Forged Fitness Raises Over $12,000 for Families Affected by Autism in NC

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More than 150 local residents joined Raleigh's Forged Fitness in its second annual fundraiser for the Autism Society of North Carolina, raising over $12,000 to help families across NC.

Forged Fitness, Raleigh’s premier physical fitness and martial arts facility, raised more than $12,000 for the Autism Society of North Carolina at a fundraiser on Sept. 28.

More than 150 people contributed to the second annual event, and participants ages 10 to 66 enjoyed the signature workout. The fundraiser, which also included a silent auction, live music, and refreshments, will help fund services for families affected by autism across the state.

Jason and Melissa Culbreth, owners of Forged Fitness, have witnessed firsthand many of the challenges and successes that families with autism face every day. One of their employees has a child with autism, and the child is also a member at the gym. “Supporting the Autism Society of North Carolina through our annual charitable fundraiser is our way of giving back to the community and showing solidarity with our staff and their families.”

Tracey Sheriff, CEO for the Autism Society of North Carolina, said the annual Forged Fitness event is rewarding on many levels. “It combines my two passions: physical fitness and helping individuals and families affected by autism,” Sheriff said. “This money goes right back into the community to improve their lives while also educating our communities about autism.”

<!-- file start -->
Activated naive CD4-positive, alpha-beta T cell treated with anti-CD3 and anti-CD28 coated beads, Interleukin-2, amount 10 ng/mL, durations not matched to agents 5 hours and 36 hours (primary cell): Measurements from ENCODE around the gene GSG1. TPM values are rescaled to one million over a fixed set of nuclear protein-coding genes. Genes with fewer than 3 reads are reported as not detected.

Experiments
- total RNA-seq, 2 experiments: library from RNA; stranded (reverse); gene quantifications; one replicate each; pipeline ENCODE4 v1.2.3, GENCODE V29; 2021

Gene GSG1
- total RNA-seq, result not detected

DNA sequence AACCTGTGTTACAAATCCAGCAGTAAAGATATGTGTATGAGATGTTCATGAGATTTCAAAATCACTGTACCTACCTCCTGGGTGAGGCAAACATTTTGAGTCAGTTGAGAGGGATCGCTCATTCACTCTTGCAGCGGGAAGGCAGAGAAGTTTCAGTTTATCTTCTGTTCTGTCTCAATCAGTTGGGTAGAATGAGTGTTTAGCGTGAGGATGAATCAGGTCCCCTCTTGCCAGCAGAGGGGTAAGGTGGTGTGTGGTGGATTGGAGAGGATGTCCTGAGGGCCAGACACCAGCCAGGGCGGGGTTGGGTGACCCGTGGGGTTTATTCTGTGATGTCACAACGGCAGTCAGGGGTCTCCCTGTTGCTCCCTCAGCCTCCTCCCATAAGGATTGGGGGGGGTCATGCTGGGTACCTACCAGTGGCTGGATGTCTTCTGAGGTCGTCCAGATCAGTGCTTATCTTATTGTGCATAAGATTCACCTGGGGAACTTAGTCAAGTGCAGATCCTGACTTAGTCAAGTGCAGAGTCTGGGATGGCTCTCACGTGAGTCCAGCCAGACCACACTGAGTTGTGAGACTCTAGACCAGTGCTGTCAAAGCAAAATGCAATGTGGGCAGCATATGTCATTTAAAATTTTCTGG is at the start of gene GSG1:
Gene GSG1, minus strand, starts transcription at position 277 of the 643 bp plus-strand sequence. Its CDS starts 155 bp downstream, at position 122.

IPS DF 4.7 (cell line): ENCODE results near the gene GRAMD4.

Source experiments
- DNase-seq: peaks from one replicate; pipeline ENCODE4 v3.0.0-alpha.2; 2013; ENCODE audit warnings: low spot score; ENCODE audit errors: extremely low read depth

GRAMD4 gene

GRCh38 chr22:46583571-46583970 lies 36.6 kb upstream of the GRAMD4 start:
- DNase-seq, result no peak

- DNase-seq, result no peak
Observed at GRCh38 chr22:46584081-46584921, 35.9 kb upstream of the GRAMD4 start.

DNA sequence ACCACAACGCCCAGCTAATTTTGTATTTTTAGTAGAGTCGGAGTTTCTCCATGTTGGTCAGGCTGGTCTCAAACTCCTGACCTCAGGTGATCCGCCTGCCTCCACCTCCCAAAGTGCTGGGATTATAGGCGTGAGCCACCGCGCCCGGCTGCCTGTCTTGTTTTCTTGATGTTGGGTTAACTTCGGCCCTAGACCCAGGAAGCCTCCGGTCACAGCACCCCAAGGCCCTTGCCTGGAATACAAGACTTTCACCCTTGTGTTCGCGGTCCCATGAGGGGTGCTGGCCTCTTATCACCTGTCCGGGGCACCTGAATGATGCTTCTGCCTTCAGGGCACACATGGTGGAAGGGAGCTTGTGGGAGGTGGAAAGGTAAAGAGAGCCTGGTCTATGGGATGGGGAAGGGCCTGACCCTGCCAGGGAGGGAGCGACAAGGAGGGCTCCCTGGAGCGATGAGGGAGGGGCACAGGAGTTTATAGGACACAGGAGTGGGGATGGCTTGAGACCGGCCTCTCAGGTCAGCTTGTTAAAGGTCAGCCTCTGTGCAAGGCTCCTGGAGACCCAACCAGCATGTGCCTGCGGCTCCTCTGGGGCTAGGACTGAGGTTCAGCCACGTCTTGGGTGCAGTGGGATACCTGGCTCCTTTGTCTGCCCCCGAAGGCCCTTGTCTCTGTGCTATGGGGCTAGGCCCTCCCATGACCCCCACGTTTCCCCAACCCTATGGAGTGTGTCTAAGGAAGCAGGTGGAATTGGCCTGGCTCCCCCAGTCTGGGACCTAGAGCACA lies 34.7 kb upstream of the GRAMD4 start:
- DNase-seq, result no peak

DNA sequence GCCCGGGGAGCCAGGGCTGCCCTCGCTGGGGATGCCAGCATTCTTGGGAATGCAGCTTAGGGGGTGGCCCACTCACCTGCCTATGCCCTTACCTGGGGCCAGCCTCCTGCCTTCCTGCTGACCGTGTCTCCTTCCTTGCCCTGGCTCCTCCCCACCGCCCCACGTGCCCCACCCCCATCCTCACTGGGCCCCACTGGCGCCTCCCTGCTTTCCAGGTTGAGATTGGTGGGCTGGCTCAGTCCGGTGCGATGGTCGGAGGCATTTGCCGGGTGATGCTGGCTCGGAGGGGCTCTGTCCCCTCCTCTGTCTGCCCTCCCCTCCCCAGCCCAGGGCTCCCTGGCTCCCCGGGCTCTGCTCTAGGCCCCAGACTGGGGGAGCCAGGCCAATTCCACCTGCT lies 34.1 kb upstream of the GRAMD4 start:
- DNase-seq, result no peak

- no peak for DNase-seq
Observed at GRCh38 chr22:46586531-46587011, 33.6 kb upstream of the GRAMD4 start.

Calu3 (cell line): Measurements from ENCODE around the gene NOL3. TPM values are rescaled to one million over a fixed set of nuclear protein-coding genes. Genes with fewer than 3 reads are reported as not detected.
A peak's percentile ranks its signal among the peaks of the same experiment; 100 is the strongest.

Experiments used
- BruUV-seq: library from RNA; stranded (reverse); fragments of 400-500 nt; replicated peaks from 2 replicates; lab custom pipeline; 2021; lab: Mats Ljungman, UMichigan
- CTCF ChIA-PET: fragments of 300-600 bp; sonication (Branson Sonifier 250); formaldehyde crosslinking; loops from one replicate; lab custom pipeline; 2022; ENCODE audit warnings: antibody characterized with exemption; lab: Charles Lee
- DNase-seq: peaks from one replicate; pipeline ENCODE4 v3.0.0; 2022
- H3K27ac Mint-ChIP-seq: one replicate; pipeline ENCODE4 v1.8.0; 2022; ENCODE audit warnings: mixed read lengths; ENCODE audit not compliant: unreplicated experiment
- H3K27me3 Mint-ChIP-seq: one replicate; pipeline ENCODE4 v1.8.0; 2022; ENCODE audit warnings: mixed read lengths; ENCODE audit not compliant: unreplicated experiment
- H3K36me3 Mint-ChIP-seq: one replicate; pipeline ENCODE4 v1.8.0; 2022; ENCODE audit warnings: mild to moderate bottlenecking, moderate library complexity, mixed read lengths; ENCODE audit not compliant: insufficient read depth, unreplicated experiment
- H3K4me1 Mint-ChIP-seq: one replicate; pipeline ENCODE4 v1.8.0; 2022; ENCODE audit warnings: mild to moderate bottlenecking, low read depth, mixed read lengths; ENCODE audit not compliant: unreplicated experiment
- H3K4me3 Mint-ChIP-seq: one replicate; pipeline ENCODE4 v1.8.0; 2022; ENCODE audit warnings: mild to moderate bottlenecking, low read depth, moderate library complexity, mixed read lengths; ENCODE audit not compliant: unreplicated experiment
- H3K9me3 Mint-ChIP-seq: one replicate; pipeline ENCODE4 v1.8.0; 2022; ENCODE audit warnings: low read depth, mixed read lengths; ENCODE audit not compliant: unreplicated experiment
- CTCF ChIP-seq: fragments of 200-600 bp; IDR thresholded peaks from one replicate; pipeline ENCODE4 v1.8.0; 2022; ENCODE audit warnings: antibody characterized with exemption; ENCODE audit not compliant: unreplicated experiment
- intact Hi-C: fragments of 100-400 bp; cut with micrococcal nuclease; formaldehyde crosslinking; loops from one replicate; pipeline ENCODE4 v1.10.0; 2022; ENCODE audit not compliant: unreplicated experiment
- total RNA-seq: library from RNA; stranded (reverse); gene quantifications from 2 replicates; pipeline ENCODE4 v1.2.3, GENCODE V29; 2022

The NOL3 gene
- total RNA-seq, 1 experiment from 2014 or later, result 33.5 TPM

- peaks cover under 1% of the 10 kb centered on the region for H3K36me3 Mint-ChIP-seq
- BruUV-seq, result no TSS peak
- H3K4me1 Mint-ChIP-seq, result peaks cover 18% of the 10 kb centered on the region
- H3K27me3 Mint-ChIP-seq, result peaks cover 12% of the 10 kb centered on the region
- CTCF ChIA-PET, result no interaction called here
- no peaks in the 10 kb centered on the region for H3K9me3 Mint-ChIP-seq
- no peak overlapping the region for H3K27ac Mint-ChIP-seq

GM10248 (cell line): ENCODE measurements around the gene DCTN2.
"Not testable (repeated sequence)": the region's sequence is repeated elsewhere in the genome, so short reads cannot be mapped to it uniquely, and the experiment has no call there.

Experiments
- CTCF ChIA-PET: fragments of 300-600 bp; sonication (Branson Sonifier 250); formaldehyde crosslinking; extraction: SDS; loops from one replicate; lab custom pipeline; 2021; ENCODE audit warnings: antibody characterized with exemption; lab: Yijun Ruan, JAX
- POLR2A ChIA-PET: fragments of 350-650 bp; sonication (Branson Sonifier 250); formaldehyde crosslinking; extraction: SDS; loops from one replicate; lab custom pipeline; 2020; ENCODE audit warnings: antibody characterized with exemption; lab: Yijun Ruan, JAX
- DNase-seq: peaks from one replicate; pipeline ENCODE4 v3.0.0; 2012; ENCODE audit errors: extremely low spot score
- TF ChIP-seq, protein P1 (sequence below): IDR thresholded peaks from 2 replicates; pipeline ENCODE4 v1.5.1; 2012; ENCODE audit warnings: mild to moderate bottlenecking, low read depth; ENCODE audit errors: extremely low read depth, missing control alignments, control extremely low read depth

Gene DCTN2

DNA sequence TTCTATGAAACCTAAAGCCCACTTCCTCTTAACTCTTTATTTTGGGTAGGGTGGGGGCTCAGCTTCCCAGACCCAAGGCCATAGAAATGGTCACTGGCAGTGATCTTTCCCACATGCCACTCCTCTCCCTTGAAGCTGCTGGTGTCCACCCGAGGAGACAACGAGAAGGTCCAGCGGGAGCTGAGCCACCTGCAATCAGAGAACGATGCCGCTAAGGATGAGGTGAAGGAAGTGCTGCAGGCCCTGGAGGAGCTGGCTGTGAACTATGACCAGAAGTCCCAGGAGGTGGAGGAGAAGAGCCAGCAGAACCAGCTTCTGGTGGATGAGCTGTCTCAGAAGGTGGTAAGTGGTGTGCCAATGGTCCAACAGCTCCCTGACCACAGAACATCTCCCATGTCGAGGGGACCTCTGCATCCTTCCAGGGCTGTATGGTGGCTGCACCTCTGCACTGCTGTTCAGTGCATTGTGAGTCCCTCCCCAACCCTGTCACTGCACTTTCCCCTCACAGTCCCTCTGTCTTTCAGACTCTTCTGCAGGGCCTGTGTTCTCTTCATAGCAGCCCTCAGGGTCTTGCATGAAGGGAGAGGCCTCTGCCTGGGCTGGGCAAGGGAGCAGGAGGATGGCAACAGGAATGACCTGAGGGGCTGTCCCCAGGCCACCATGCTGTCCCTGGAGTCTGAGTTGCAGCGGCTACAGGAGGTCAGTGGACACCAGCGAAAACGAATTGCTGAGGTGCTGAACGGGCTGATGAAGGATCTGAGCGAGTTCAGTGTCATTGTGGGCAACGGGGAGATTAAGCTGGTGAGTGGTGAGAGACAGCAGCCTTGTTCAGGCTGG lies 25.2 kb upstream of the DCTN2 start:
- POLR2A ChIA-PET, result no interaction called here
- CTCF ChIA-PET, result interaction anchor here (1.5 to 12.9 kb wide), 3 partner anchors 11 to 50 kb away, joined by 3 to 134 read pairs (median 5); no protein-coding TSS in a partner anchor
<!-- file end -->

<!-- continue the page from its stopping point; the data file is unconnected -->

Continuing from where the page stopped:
The fundraiser included a partnership with Omega Sports, which donated some of the proceeds from two nights of sales.

Forged Fitness, located at 2609 Discovery Drive in Raleigh, offers group fitness classes, Brazilian jiu-jitsu, Muay Thai, and judo. The facility also offer a full range of fitness programs for children. For more information, please visit http://www.forgednc.com.

Background:

  •     Autism Spectrum Disorder (ASD) is a lifelong developmental disability that typically appears during the first three years of life. Recent studies estimate that up to 1 of every 70 children born in North Carolina will be affected by ASD.
  •     For over forty years, the Autism Society of North Carolina has worked to address areas of need and expand services for the autism community in North Carolina. ASNC works to directly improve the lives of individuals affected by autism, by providing advocacy, education, and services.
  •     Additional information is available by calling 1-800-442-2762 or by visiting http://www.autismsociety-nc.org.

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David Laxton
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